Intake: One of Bugatti’s biggest fans is putting his collection of automobilia up for sale at a Gooding & Company auction in November. Among the lots are the trophies won by William Grover-Williams at the 1928 French Grand Prix and by Jean-Pierre Wimille and Robert Benoist at the 1937 24 Hours of Le Mans, plus a photo album documenting Elizabeth Junek’s remarkable fifth place finish at the 1928 Targa Florio. There are handwritten pages from Ettore Bugatti’s memoirs, his baptism document, together with various contracts, design drawings, and notes. While these would be wonderful to display, there are three items that could be put to more practical use. There’s a 1946 Type 75 You-You Boat, designed by Bugatti and built at the Maisons-Laffitte boatyard, that you (and you) could bob about in, a 1933 Type 52 Bebe for your kids to drive, and Bugatti’s E Motsch Fils top hat to tip at the next concours dinner.

Exhaust: For Buggatiste this is an incredible opportunity to obtain items closely connected to the great man himself, but should you miss out on the auction don’t worry as you can still buy a Bugatti Baby II brand new from The Little Car Company. – NB

Nearly 120 plug-in vehicles will hit the market by 2026

2022 Jeep Wrangler 4XE charge port
Cameron Neveu

Intake: A comprehensive study in Automotive News lists almost 120 new plug-in vehicles that are expected to arrive by 2026. That’s in addition to the battery-electric vehicles that have already gone on the market this year. Twenty manufacturers, Automotive News says, are expected to markets EVs for the first time in the next five years. They are Subaru (2022), Lexus, Maserati, Ram, Rolls Royce (2023), Acura, Alfa Romeo, Buick, Dodge, Honda, Jeep, Land Rover (2024), Aston Martin, Bentley, Chrysler, Infiniti, Lincoln (2025), and in 2026, Ferrari, Lamborghini and Mitsubishi.

Exhaust: Like it or not, almost every automaker who does business in the U.S. will have an electrified offering on the market by 2026. It’s still expected to make up a small-to-moderate impact on overall sales, but the trend that 120 plug-ins represents can’t be denied. Think of it like this: The next president will only be halfway through his or her term when all these electric vehicles will be on sale. — Steven Cole Smith

Petit Le Mans race the end of an era for IMSA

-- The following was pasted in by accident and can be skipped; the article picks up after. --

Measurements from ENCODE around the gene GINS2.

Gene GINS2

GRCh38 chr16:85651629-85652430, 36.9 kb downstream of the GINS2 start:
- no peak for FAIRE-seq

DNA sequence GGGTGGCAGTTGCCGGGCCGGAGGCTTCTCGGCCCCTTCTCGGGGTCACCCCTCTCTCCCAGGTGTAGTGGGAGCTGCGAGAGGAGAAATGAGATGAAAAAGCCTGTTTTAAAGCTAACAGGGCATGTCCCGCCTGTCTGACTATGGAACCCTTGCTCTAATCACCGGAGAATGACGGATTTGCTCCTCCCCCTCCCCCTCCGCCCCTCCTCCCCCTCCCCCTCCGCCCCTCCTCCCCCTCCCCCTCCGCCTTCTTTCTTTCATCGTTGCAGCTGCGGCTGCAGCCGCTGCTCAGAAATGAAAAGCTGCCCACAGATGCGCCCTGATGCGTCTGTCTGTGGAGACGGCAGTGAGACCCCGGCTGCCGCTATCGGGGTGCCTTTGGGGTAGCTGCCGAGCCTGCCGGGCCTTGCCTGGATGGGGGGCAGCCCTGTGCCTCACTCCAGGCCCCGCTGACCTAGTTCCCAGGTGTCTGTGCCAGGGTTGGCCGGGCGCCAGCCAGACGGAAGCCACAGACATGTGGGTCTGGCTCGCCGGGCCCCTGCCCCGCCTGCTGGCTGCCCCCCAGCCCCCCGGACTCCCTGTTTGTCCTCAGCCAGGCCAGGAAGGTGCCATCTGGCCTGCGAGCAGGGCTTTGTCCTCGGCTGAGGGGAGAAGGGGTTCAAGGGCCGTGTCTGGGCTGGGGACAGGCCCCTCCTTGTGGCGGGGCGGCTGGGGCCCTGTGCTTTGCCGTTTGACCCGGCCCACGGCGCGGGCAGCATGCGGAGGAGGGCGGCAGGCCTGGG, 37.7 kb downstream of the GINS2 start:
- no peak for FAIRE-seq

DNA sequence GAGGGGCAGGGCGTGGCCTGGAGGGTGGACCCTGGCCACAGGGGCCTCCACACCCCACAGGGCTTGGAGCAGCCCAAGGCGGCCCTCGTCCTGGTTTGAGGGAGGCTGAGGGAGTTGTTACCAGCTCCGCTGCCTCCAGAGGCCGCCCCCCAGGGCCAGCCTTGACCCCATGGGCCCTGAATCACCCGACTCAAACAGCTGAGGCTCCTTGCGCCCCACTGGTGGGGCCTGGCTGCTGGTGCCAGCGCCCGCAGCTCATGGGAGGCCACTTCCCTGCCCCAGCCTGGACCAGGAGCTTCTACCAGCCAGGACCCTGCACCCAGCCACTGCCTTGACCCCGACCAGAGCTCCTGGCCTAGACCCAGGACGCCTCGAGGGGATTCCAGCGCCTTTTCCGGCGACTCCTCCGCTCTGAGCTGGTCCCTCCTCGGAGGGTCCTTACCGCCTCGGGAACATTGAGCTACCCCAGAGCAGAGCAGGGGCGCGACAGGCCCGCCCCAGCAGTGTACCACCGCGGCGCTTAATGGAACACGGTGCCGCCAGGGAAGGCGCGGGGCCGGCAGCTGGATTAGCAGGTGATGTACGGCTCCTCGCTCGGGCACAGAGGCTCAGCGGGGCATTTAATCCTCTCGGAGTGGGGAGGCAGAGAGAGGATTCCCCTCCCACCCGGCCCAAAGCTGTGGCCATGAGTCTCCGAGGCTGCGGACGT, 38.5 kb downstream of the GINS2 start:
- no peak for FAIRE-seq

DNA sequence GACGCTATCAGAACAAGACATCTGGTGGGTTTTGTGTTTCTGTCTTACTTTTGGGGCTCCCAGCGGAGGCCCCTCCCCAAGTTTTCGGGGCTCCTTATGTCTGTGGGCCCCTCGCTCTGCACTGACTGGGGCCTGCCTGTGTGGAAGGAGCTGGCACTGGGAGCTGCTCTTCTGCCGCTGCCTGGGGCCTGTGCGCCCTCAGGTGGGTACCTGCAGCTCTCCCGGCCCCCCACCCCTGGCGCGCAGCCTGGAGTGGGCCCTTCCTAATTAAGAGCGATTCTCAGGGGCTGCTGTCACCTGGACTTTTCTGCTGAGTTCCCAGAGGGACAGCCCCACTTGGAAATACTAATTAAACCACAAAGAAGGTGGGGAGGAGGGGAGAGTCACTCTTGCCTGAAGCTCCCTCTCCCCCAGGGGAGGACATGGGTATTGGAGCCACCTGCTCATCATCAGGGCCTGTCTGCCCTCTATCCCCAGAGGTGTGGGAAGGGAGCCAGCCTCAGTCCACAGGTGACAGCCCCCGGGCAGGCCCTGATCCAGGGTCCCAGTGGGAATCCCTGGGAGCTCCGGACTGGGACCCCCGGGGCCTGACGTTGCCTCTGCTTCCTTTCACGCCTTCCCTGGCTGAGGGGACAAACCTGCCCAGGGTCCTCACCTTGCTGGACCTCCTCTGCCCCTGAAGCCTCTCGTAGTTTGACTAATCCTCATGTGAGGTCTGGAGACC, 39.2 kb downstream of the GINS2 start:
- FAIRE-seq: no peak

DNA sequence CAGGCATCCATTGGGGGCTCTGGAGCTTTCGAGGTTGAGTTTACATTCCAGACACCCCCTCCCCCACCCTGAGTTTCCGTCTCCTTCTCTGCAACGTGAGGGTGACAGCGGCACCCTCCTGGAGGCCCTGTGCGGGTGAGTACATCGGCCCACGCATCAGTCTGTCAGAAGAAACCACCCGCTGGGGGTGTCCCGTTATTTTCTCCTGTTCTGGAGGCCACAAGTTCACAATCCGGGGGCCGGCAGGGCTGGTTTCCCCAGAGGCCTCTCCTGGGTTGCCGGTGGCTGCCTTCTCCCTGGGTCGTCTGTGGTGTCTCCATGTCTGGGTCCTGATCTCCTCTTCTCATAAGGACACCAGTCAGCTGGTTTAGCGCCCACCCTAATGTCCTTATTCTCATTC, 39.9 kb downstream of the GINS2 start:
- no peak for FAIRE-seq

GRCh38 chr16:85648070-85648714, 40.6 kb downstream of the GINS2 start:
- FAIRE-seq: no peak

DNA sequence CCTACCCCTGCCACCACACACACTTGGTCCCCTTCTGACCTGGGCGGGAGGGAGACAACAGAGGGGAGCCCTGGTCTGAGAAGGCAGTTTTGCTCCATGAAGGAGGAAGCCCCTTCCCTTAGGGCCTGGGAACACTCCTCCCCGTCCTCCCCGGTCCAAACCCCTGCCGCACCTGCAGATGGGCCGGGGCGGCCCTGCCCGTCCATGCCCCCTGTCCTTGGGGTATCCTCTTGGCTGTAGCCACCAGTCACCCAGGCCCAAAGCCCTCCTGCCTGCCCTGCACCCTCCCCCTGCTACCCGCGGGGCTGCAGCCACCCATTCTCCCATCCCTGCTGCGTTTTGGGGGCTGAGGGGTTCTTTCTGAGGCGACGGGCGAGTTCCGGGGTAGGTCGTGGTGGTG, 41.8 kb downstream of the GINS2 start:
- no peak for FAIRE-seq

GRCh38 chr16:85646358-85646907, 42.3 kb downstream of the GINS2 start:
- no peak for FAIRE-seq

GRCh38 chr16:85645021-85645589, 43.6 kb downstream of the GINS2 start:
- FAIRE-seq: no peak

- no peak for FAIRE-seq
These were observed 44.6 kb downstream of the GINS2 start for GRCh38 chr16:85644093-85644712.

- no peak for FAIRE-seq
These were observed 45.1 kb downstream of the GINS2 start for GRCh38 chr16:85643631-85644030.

Acura DPi at Petit Le Mans in Road Atlanta
Acura | Gavin Baker

Intake: The season-ending 25th annual Petit Le Mans, the 10-hour endurance race at Michelin Raceway Road Atlanta, was the end of an era for IMSA’s top class. After six years of leading the grid, the Daytona Prototype international (DPi) cars ran their last race before being replaced next year by the all-new GTP cars that will debut in January at the Rolex 24 at Daytona. Coming out on top was the number 60 Meyer-Shank Racing Acura, with drivers Helio Castroneves, Oliver Jarvis and Tom Blomqvist. Actually, a couple of incidents made it a relatively easy race for the Acura: With 51 minutes left, the two Chip Ganassi Racing Cadillac DPis, which were the class of the field, were battling for the lead when they collided in turn 1, leaving both cars in the gravel, which likely made for a tense flight home in the Ganassi airplane. That left the Meyer-Shank Acura fighting the number 10 Wayne Taylor Racing Acura. With 14 minutes left, the Taylor Racing Acura was going for the lead when it brushed against a lapped GT car, damaging the rear suspension. Thus ended the DPi era, with the number 60 Acura winning both the race and the season championship.

Exhaust: The DPi cars served well as IMSA’s flagship class, but it’s time for the new GTP cars to take the stage. Cadillac and Acura will be back, joined by Porsche and BMW, and in 2024, Lamborghini. Some of the manufacturers, including Porsche, are selling customer cars to privateers which should help fatten up the grid for 2023. — SCS

 

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Comments

    Interest rates will definitely hold things back like in houses. The reality is that we have been buying more car and house thanks to the low rates. But with higher rates and ballooning payments something has to give.

    The fundamental idea of rising interest rates is that it will decrease demand for pretty much anything sold on a loan basis. That’s the main tool for fighting inflation. As a general rule, it means that manufacturers will decrease prices, which is how inflation is fought.